Game Changers

From Accountant to Award-Winning PGA Professional: The Story of Joe Hallett, PGA

By Adam Stanley
Published on
Stacy Lewis and Joe Hallett, PGA.

Stacy Lewis and Joe Hallett, PGA.

Joe Hallett was in his cubicle a quarter-century ago navigating assets and liabilities as a junior accountant. He got a call from long-time PGA Professional Joe Lopez one day, though, who asked him to come run his golf shop at Ocala National in Florida because he had just qualified for the PGA Tour Champions.
Lopez couldn’t pay Hallett what he was getting at the accounting firm, but that, Hallett says, was really OK.
“’Don’t worry,’” Hallett recalls saying with a laugh, “’I have my desk halfway cleared out.’” 
A turn to teaching
Hallett’s been a PGA Professional for 26 years now and recently received his PGA Master Professional status earlier this year. These days he's based out of the Vanderbilt Legends Club in Franklin, Tennessee, building on a decades-long career helping both weekend warriors and some of the best golfers in the game's history. 
Although he’s still got that accounting degree at his house somewhere, his role as a PGA Coach to a few legendary names who've graced the LPGA Tour is the job he’s loved fully and completely. 
Lopez, Hallett says, saw him try to get to PGA Tour’s Q-School for a third time and advised that maybe teaching would be the good path for him. Hallett, at the time, was concerned about his level of patience. He didn’t have any for his own game, he admits with a laugh, but after missing at Q-School for the third time he took Lopez up on his offer.
“I went to Q-School and got close and didn’t make it,” says Hallett. “But five days later I helped a guy hit a drive and he says, ‘I’ve never hit a ball like that in my life.’ I was hooked.” 
As a kid, Hallett’s family moved to a home in Miami on the Biltmore Golf Course. He played through high school and walked on to the team at Furman. He graduated with that degree in accounting (“My father always said you’re not going to college to learn to be a golfer,” Hallett says with a laugh) and managed financial statements for three years before Lopez came calling.
The partner at the accounting firm, Hallett recalls, was fine with him leaving. That job was always going to be there, but the opportunity to pursue what he loved was more important. Managing that shop was his first foray into professional golf. 
“I played poorly on almost every Tour except the PGA Tour because I played poorly enough to never get there,” a smiling Hallett says. “I’ve had the opportunity to work with some great instructors over the years though, by being in the right place and having good connections.”
Fast forward to the early 2000s and Hallett was part of the PGA of America’s Education Faculty overseeing the Association’s Professional Golf Management Program. He met Charlie Yoo then, who was running a golf academy at Black Bear Golf Club in Mt. Dora, Florida, just down the road from where Hallett was working at the time. Yoo had five students in his program, but the course got sold and there wasn’t anywhere for him to take them, so he brought them to Hallett’s club.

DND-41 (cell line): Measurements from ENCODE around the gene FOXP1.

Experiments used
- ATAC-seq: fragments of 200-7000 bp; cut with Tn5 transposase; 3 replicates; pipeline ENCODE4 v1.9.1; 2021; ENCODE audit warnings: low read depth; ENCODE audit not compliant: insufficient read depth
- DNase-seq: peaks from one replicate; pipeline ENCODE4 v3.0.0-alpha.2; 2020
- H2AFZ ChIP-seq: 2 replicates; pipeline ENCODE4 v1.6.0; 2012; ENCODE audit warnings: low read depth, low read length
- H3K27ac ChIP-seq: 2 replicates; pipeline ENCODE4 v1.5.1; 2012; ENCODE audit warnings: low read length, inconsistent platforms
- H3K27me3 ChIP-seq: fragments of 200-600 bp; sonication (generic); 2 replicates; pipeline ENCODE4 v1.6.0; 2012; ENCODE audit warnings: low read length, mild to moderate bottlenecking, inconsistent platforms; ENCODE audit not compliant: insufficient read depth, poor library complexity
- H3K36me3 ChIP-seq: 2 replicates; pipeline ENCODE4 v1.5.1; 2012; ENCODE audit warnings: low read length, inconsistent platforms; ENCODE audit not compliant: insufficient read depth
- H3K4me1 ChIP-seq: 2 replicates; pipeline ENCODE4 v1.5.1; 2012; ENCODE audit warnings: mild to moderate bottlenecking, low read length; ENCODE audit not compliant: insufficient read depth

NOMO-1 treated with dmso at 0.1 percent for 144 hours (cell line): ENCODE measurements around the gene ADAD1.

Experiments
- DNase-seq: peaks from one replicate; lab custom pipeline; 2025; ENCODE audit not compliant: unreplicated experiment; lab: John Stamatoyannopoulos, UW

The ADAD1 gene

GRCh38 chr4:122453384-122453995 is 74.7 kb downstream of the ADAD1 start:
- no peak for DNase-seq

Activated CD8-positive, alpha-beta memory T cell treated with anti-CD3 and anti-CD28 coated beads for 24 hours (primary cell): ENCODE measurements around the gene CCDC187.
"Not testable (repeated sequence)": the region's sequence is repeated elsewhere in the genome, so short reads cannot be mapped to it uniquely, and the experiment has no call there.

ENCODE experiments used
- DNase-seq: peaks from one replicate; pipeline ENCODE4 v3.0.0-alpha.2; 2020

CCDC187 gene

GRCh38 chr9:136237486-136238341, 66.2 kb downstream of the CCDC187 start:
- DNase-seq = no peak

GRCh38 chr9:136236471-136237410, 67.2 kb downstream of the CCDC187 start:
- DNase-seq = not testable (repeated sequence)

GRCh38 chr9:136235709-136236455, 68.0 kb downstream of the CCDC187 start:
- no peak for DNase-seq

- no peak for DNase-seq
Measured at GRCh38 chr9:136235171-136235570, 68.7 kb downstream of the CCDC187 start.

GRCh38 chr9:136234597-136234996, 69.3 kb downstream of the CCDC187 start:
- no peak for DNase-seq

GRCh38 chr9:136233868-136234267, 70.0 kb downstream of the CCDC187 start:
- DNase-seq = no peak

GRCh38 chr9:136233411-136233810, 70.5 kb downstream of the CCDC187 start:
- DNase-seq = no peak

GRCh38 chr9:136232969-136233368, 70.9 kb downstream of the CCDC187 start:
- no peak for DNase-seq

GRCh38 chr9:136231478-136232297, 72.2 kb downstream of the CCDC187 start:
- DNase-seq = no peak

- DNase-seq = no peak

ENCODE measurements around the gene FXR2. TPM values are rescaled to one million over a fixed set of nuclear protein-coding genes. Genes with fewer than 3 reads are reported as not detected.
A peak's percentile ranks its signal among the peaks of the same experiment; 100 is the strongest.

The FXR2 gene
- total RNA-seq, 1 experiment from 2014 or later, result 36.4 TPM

Olympian Hazel Clark with Joe Hallett, PGA, at the 2023 PGA Teaching & Coaching Summit.
Olympian Hazel Clark with Joe Hallett, PGA, at the 2023 PGA Teaching & Coaching Summit.
One student kept asking him questions over and over and he ended up caddying for her on the then-Futures Tour (now Epson Tour) and a little bit on the LPGA Tour as she was getting some early-career exemptions. 
Her name was Inbee Park. 
Park, of course, has gone on to have a Hall of Fame-caliber career and won the KPMG Women’s PGA Championship three straight times, from 2013-2015. His effort with Park got him into the LPGA Tour’s arena, changing the trajectory of his career dramatically.
A 'life-changing' email
Hallett's next big coaching score came after he worked at the PGA's Center for Golf Learning and Performance in Port St. Lucie, Florida. He was hired for a job there but was asked to come down a few weeks early because they were going to shoot a special on CBS called ‘Get Golf Ready.’ Everything, Hallett says, was fun. But the students on the last day were brought onto a golf course to play alongside PGA Tour winner J.J. Henry along with major champion Stacy Lewis.
Lewis and Hallett became fast friends. 
“I got a really cool email six months later that I still have, something like, ‘I know we spent some time talking and I feel like I’m here with my game and would you be interested in spending more time together and see if we could take things to the next level.’ That’s one of those things you don’t realize is a life-changing email until you get one,” says Hallett.
Turns out Lewis, who was recently named captain of the 2024 U.S. Solheim Cup Team, was also an accounting major, and the pair had plenty in common. 
Stacy Lewis is one of Joe Hallett's LPGA Tour star pupils.
Stacy Lewis is one of Joe Hallett's LPGA Tour star pupils.
Hallett’s seen some the best in the world up close and is quick to say how impressive and athletic the LPGA Tour swings have become lately. They’re all athletes, he says. He worked with Ryan O’Toole for about five years, and they went to the gym together during one of O’Toole’s visits to Hallett.  While Hallett was on the treadmill with the sun barely risen, O’Toole was doing box jumps four-feet high. 
"I’ve stood on the first tee next to men and women who are out at the event and Stacy or Nelly (Korda) hits the ball and they go ‘holy you-know-what’ and see how far they're hitting it. It all becomes relevant. They want to know how to do that,” says Hallett.

Whether it’s helping some of the best in the world or those inspired by them, Hallett’s still working with numbers – but being a PGA Professional is just a way more fun way of doing it.